Saturday, June 23, 2018

Some thoughts on the transitions of the Christian life

Let us think of the life of the disciple -- one who learns from Jesus and seeks to follow in his way -- is a movement toward the increasingly more robust adoption of the virtuous life outlined by Jesus in the Sermon on the Mount. What we are talking about is the internalization of virtue as defined by Jesus. The Apostle Paul would call it the putting off of the old self and the putting on of the new.

I am not suggesting that this transition or movement is entirely steady, like a carefully graded upward inclination, a relentless climb toward perfection. But what I am saying is that the older disciple should be the wiser as well, especially with regard to the virtuous life. The long-term disciple, though he or she may have experienced numerous setbacks and obstacles along the path, will have progressed farther along in the transition toward Christlikeness than one who has only just begun on The Way.

This is a generalization, of course, but a useful one. Take Peter, for example. The Peter who writes two epistles to the churches in Asia Minor is wiser than the Peter who denied Jesus three times on the morning of his crucifixion. In a nutshell, the life of the Jesus-follower is a life of virtue-formation at the heart-level.

In the long-run we will see a progress that looks something like this:

  • hard heart >>>> soft heart
  • judgemental >>>> grace-giving
  • self-involved >>>> other-oriented
  • greedy/hoarding >>>> generous/open-handed
  • legalistic >>>> merciful
  • thankless >>>> thankful 
  • show-charity >>>> from-the-heart charity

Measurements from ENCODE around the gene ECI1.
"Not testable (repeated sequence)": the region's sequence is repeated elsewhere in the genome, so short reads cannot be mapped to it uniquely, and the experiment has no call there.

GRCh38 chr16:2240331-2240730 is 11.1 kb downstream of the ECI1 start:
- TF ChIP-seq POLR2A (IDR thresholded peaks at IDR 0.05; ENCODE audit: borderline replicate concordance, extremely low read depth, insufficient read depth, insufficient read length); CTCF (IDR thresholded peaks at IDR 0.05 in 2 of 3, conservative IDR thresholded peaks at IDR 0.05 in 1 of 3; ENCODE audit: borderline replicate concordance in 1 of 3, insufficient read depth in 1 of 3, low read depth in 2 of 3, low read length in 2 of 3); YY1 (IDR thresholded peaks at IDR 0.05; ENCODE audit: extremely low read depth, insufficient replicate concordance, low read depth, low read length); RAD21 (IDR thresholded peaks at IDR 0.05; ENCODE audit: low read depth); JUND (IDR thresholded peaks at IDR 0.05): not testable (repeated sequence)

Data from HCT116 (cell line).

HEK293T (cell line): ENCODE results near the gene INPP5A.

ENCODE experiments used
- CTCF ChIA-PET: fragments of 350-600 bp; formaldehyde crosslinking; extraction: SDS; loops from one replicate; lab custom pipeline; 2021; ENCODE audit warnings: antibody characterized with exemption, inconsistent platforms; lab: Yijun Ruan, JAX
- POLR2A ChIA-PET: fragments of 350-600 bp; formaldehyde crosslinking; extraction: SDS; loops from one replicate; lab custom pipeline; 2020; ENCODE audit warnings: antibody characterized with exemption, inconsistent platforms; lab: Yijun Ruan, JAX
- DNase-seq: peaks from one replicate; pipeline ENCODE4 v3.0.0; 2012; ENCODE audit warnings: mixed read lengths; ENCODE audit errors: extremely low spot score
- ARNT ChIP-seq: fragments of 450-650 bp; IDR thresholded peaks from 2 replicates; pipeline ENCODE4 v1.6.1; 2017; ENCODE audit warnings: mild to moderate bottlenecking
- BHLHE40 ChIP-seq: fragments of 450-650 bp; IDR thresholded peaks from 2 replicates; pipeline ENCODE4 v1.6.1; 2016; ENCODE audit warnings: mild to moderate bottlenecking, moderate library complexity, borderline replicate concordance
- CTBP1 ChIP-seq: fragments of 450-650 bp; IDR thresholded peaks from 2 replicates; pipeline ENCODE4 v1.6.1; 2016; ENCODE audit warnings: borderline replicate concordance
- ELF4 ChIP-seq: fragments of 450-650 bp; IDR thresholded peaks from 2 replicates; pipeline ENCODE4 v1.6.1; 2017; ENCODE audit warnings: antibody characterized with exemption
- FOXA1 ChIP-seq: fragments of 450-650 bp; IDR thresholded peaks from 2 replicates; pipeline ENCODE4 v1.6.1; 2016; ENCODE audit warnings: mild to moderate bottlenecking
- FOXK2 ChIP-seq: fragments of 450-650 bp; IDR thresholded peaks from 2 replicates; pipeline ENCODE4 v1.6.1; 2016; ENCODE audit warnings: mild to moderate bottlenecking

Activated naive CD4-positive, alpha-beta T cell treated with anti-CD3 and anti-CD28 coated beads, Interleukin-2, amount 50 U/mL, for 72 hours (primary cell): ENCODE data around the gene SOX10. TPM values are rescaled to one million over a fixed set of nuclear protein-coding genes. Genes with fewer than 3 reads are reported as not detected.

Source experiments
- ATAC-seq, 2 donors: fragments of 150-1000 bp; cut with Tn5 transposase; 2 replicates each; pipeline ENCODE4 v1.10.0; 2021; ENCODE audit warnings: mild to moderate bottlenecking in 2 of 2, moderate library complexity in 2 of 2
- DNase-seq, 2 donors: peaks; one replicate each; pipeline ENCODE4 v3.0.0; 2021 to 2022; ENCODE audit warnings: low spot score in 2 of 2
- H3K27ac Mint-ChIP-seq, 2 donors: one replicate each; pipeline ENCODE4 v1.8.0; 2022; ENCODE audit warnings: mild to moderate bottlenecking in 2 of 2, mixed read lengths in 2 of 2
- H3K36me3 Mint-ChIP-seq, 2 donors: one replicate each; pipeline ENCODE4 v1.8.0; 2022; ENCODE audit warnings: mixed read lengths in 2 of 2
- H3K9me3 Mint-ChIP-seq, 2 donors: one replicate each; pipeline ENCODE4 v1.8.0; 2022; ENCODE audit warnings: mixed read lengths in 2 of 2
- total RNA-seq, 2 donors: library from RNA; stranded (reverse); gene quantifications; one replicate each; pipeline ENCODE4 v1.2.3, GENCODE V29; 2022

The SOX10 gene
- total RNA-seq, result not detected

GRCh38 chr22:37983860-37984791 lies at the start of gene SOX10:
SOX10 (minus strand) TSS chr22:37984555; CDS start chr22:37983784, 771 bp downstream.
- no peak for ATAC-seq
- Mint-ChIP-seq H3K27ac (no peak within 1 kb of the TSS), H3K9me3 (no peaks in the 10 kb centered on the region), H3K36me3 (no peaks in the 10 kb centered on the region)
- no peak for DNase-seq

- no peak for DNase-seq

And finally ( and this one is a hard learning):
  • resents suffering >>>> accepts suffering as a key part of the process of discipleship
That last item may be more fundamental, more intrinsic to the process, than all the rest. We wish it were not so, and it sometimes seems that modern life in the West is organized to avoid suffering at all costs. I am more than happy to receive the benefits of this widespread conspiracy of avoidance, yet the cost, though largely hidden, may be steep indeed. If we are to follow Jesus, we must bear our cross. To avoid the cross is to avoid Jesus.

On a personal level, we can use these lines of transition (of course there are others, as well) as a self-diagnostic. Have I gotten side-tracked on any of these? Has my heart, in some areas at least, grown harder instead of softer? Have I become more self-protective rather than risk-taking in the name of Jesus? Is there an area where I am less merciful than I used to be, or where I cling to old legalisms? If there is any backward movement along any of these lines, that is an example of salt losing its flavor (Matt. 5:13). It's something I need to worry about.

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